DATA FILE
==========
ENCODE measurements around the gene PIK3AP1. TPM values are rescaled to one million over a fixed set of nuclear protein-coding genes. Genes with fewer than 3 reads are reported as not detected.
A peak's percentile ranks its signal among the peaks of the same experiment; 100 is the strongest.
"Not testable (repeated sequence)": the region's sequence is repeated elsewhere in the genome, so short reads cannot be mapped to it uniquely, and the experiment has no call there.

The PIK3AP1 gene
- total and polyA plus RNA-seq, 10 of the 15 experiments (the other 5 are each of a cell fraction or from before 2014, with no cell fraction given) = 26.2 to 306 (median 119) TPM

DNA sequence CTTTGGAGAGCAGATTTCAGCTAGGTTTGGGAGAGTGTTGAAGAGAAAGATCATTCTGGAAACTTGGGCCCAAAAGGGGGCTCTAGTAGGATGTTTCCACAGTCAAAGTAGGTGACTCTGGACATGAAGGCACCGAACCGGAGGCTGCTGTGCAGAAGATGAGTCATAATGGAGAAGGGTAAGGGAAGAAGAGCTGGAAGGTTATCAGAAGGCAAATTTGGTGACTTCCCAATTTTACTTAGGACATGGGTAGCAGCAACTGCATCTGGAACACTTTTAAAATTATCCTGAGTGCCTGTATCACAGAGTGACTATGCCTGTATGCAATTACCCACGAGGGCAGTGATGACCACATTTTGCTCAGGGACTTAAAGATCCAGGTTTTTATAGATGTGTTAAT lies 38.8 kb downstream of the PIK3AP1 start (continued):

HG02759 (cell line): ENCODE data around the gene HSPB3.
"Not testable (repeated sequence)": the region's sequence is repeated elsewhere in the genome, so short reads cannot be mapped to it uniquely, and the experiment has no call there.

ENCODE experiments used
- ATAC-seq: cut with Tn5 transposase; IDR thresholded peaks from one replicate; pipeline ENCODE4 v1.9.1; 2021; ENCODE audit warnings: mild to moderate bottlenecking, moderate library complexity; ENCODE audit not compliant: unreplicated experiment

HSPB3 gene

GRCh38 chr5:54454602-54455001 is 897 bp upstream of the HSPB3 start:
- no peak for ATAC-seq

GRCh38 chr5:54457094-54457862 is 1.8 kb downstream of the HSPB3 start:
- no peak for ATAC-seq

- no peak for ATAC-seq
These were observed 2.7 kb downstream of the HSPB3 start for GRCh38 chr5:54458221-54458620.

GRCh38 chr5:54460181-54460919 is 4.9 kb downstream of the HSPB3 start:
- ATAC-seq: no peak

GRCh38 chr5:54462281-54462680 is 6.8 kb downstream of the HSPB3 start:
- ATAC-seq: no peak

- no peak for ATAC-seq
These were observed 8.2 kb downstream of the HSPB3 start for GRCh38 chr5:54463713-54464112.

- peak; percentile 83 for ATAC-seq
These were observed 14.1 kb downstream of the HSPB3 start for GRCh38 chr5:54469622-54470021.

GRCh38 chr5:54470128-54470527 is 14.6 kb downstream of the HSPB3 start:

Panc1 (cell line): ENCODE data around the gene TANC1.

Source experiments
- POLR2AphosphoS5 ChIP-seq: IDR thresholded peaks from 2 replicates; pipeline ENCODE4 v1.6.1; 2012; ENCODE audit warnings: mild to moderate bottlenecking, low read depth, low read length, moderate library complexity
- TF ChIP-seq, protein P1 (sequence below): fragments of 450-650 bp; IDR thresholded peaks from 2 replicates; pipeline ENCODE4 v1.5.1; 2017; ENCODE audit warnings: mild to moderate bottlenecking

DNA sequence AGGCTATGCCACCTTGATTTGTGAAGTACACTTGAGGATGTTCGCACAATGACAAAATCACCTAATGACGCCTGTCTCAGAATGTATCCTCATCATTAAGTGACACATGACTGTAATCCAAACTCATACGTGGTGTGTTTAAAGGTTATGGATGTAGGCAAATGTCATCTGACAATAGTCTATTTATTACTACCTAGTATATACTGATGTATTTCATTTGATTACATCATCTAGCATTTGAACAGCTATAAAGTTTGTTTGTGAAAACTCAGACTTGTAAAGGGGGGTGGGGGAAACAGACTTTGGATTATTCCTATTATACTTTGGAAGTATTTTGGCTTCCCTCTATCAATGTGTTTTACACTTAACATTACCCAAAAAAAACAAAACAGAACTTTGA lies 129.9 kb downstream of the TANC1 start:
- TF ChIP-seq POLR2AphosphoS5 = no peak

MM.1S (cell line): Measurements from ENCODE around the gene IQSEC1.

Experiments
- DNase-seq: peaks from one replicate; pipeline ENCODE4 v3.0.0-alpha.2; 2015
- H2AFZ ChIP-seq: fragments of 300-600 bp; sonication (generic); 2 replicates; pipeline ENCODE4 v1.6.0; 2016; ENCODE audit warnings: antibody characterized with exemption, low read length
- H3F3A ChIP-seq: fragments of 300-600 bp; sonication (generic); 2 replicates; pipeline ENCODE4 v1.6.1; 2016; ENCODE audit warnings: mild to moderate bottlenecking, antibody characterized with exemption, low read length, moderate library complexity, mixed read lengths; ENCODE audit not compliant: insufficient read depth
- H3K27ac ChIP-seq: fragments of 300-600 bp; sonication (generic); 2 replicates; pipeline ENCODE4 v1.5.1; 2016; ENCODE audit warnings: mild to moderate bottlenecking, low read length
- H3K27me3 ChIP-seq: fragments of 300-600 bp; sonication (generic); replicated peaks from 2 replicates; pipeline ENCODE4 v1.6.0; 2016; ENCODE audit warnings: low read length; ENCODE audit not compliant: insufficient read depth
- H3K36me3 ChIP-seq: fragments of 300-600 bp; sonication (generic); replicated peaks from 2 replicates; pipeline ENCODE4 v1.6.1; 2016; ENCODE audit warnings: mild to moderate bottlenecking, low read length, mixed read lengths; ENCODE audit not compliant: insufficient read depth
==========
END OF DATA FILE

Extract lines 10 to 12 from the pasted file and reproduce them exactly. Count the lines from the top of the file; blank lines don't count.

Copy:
- ATAC-seq: cut with Tn5 transposase; IDR thresholded peaks from one replicate; pipeline ENCODE4 v1.9.1; 2021; ENCODE audit warnings: mild to moderate bottlenecking, moderate library complexity; ENCODE audit not compliant: unreplicated experiment

HSPB3 gene

GRCh38 chr5:54454602-54455001 is 897 bp upstream of the HSPB3 start: